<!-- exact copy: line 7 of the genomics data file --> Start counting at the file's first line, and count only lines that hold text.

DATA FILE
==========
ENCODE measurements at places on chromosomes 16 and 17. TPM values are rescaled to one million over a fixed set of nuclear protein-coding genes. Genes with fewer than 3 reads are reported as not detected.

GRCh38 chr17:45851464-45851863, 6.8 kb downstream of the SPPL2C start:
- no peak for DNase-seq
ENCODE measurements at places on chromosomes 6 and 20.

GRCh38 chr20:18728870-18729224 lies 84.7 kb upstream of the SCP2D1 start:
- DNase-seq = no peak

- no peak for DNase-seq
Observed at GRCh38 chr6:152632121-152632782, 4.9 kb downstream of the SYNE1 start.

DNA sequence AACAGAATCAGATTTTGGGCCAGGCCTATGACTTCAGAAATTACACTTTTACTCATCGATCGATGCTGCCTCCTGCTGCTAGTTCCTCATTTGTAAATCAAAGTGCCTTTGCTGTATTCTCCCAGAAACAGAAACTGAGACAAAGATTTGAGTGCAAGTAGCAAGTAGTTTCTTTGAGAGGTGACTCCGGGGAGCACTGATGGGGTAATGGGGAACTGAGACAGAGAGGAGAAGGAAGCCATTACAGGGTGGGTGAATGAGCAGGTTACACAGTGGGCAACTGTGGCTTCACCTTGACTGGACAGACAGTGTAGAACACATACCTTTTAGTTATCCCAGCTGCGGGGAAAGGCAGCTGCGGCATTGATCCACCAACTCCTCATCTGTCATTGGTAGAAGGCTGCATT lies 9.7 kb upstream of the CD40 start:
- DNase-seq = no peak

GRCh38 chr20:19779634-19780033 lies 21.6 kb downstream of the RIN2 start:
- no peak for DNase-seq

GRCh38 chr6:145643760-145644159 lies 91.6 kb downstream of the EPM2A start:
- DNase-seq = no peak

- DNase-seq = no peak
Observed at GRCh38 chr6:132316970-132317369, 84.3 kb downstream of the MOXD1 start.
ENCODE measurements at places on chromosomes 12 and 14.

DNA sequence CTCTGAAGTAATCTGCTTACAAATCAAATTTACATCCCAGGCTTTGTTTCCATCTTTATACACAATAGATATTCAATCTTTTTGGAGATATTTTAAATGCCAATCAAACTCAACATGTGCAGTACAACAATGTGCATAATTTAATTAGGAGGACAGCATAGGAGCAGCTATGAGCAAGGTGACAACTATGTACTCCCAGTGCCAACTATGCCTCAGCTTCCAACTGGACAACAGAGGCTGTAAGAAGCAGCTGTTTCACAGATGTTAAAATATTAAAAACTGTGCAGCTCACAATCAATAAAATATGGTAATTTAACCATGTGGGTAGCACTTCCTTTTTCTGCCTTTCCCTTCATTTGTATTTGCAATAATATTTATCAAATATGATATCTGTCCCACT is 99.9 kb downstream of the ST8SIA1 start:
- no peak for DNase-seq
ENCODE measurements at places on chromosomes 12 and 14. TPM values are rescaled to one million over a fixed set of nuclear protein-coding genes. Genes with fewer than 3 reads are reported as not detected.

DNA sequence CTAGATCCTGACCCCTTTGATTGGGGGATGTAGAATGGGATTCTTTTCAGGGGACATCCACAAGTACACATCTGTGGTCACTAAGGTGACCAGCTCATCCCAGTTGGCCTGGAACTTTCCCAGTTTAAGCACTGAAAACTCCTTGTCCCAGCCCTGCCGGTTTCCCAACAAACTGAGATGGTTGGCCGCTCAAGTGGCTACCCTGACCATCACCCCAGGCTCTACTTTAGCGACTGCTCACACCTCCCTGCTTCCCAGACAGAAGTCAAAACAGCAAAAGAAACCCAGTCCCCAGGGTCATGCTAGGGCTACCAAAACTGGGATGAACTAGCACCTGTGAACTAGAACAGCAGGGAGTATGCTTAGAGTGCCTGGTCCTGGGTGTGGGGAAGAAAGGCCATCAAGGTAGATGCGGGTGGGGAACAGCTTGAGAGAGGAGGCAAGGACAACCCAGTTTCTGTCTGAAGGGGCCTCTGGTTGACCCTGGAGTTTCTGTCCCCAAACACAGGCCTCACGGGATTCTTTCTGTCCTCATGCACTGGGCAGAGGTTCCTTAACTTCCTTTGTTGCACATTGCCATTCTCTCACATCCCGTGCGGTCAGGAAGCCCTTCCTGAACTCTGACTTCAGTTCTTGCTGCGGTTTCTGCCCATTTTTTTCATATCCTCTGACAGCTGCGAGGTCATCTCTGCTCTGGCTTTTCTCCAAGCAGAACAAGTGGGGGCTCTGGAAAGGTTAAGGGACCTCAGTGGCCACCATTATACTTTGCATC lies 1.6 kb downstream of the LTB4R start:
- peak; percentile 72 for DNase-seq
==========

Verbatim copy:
- no peak for DNase-seq